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Authors: T. Jefferson Parker

Silent Joe

BOOK: Silent Joe
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SILENT JOE

 

 

A Novel

 

 

T. Jefferson Parker

 

For Fritz and Flo,
who have known me longer than I've known myself, but still invite me into their home and meadow

 

Contents

 

Chapter One

 

Chapter Two

 

Chapter Three

 

Chapter Four

 

Chapter Five

 

Chapter Six

 

Chapter Seven

 

Chapter Eight

 

Chapter Nine

 

Chapter Ten

 

Chapter Eleven

 

Chapter Twelve

 

Chapter Thirteen

 

Chapter Fourteen

 

Chapter Fifteen

 

Chapter Sixteen

 

Chapter Seventeen

 

Chapter Eighteen

 

Chapter Nineteen

.

Chapter Twenty

 

Chapter Twenty-One

 

Chapter Twenty-Two

 

Chapter Twenty-Three

 

Chapter Twenty-Four

 

Chapter Twenty-Five

 

Chapter Twenty-Six

 

Chapter Twenty-Seven

 

Chapter Twenty-Eight

 

Chapter Twenty-Nine

 

 

 

Copyright

 

CHAPTER ONE

 

 

D
rive hard, Joe. Mary Ann's blue again, so I want to be home ten."

This from the boss, Will. Will Trona, Orange County Supervisor, First District. Mary Ann is his wife.

"Yes, sir."

"Talk while you drive. Are you carrying?"

"The usual."

Will was on edge again. Lots of that lately. He sat down beside me like he usually did. Never in the backseat unless he was in conference. Only in the front, where he could watch the road and the gauges and me. He loved speed. Loved coming out of a turn with his head thrown back against the rest. He'd always ask me how I did it, go that fast into a turn and keep the car on the road.

And I always gave him the same answer: "Slow in, fast out," which is the first thing they teach you about curves in any driving school. A car can do things most people think are impossible.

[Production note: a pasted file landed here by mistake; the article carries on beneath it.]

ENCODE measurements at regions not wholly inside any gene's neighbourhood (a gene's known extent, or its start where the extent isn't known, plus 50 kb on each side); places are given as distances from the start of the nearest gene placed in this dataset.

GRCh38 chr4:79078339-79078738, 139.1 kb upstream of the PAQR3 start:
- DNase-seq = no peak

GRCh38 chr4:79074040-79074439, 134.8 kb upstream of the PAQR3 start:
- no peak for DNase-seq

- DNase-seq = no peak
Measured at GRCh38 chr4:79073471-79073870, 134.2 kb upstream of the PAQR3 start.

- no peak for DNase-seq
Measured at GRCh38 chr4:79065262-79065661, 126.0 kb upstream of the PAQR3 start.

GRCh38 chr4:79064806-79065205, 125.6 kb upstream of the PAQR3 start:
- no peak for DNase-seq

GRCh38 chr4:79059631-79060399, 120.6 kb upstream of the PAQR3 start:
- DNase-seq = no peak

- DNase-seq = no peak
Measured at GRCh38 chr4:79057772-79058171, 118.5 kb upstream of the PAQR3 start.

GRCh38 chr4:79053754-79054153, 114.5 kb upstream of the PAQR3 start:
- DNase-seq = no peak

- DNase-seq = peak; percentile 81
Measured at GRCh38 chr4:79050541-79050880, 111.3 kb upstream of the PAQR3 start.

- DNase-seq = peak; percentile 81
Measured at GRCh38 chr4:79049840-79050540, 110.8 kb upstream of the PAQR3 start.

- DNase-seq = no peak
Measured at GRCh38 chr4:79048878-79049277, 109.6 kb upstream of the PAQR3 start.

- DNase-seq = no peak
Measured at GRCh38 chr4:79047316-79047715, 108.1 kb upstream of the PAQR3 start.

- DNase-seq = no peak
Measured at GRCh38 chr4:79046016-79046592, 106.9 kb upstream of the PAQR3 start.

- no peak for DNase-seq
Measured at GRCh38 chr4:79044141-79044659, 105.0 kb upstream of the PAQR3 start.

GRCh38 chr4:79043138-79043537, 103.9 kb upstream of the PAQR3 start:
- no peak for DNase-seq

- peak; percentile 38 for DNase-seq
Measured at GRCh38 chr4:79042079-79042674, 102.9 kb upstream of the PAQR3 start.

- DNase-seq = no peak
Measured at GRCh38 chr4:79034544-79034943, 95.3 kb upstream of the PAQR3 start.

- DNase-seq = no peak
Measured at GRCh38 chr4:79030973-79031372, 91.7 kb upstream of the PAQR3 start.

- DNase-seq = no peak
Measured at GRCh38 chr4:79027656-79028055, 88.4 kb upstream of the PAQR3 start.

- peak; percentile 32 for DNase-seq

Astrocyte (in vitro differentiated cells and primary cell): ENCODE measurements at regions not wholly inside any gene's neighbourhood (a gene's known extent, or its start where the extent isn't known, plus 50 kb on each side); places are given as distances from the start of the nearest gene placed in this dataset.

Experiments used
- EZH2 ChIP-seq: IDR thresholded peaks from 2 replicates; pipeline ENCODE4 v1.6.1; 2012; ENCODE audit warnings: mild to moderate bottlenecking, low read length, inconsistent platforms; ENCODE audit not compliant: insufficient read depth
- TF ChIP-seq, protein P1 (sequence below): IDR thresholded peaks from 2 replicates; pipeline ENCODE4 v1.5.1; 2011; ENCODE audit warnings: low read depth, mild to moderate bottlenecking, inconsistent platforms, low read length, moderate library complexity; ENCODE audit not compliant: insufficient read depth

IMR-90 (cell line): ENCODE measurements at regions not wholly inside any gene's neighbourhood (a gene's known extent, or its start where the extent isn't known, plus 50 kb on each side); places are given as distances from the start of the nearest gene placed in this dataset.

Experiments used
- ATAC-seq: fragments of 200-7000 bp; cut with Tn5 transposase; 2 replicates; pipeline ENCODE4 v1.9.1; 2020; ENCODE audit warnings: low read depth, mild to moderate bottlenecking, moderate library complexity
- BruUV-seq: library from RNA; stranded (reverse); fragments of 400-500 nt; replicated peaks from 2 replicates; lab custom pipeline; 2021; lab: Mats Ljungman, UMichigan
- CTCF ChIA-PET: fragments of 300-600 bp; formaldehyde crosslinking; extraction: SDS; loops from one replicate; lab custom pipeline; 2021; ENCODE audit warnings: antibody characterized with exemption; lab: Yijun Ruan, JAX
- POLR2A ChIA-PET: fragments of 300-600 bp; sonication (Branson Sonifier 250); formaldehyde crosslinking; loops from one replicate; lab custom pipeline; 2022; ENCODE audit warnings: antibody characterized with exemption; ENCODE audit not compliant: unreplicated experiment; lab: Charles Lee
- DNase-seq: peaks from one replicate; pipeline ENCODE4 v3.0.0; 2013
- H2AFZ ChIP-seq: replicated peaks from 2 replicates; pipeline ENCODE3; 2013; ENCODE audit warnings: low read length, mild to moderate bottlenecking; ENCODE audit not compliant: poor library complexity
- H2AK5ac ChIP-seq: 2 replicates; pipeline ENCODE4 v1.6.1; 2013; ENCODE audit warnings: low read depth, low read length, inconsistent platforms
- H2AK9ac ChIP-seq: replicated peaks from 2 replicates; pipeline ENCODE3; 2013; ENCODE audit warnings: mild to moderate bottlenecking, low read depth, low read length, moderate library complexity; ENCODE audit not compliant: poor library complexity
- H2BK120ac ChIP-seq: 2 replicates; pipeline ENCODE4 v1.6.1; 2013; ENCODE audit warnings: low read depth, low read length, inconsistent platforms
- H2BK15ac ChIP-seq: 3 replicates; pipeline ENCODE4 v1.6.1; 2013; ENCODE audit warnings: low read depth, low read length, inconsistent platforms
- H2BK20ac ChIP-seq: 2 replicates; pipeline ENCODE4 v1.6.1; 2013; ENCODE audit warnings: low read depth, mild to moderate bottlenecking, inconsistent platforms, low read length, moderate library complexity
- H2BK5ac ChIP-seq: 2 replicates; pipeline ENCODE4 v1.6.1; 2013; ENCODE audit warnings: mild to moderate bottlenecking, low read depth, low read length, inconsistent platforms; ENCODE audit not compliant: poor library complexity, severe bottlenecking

We headed down from Will's home in the Tustin hills. It was evening in the middle of June, the sun hanging in a pink haze of clouds and smog. Lots of new mansions up there, but Will's house wasn't one of them. Supervisors make a decent salary, plus some perks. Orange County is the most expensive places in the country. Will's place was a tear-down by the new standards of the neighborhood. Just old and plain, nothing wrong with it besides that.

In fact, it was a good house. More than good. I know because I grew up in it. Will's my father, kind of.

"First stop is the Front," he said, checking his watch. "Medina's finally peeking out the windows again."

He talked without looking at me. Leaned back his head, eyelids half down, but his eyes moving. He usually looked like he was disappointed with what he saw. Like he was judging it, trying to find a way to make it better. But there was also something affectionate in his expression. Pride of ownership.

Will reached down between his feet and snapped open his leather briefcase. He took out the black calendar, set the briefcase back on the floorboard, then started scribbling with a pen. He liked to talk while he wrote. Sometimes it was to himself, and sometimes it was to me. Growing up with him since I was five, working nights for him since I was sixteen, I've come to know when he's was talking to me or talking to himself.

"Medina's getting a second chance. He registers five hundred illegal aliens to vote, they tell a
Times
reporter that they're illegal, but they're allowed to vote in a United States election. Allowed to, because Medina told them they could. And they all voted for me, because Medina told them to. Now, what am I supposed to do with that?"

I'd already thought about it. I checked the rearview as I answered. "Distance yourself. Five hundred votes isn't worth the scandal."